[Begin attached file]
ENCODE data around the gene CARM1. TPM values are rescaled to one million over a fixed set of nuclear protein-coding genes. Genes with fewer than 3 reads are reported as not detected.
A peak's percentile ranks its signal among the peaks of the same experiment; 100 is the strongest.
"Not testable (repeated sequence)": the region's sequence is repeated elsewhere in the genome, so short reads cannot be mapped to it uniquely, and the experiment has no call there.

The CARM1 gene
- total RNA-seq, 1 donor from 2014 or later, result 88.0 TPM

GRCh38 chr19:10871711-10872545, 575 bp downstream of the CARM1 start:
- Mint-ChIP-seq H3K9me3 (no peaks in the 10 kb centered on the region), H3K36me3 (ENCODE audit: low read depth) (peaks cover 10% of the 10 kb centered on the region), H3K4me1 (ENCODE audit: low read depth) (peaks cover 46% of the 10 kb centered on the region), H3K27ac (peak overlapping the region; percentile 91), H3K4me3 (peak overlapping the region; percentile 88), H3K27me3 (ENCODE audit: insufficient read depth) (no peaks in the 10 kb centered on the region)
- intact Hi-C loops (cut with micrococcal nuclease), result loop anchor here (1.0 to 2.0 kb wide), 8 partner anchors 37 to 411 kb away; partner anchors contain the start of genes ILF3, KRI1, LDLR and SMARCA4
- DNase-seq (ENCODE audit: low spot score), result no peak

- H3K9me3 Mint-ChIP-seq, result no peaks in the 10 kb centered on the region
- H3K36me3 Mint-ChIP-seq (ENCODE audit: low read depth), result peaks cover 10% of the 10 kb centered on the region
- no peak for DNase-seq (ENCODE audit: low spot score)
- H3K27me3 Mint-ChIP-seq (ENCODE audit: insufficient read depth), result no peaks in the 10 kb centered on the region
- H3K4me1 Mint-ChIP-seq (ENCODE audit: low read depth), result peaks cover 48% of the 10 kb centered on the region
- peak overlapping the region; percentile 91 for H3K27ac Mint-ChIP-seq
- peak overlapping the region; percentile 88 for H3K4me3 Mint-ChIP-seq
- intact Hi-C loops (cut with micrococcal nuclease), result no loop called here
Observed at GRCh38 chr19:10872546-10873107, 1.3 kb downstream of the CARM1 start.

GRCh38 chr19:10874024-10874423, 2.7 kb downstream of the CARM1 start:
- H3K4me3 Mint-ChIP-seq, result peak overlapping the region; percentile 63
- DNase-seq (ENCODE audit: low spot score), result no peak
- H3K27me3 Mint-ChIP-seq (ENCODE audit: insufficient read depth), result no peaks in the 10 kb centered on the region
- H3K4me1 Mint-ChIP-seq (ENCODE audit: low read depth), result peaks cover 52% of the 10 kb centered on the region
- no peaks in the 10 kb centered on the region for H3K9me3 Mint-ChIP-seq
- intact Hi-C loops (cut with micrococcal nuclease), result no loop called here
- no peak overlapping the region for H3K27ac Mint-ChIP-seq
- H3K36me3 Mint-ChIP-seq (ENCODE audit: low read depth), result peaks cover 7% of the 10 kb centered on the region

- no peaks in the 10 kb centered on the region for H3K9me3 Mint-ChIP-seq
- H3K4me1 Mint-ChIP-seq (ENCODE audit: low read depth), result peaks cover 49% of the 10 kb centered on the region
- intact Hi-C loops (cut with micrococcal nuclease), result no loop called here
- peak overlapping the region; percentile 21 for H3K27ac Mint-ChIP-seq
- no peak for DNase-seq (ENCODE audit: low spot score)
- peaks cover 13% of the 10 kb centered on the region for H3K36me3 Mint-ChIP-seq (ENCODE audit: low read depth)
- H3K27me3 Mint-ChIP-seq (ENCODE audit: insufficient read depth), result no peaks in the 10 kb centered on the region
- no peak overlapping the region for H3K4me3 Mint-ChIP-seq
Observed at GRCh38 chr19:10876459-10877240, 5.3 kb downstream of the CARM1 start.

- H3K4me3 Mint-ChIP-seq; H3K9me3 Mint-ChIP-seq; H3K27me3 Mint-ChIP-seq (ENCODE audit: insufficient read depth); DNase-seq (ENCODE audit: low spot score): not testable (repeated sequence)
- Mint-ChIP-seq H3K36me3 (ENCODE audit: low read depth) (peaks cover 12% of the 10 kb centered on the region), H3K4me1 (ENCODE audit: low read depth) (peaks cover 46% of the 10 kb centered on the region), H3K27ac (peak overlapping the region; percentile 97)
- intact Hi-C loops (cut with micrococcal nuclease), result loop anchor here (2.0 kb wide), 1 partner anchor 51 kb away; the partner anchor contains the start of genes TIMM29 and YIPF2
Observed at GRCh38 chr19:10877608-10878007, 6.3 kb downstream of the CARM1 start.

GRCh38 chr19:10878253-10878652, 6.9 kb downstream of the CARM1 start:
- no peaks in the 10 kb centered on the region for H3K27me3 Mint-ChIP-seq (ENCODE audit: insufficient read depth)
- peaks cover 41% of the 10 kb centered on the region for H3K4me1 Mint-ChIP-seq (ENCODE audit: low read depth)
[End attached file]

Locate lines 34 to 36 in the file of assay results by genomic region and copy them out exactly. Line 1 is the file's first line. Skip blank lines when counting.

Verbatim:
- H3K27me3 Mint-ChIP-seq (ENCODE audit: insufficient read depth), result no peaks in the 10 kb centered on the region
- no peak overlapping the region for H3K4me3 Mint-ChIP-seq
Observed at GRCh38 chr19:10876459-10877240, 5.3 kb downstream of the CARM1 start.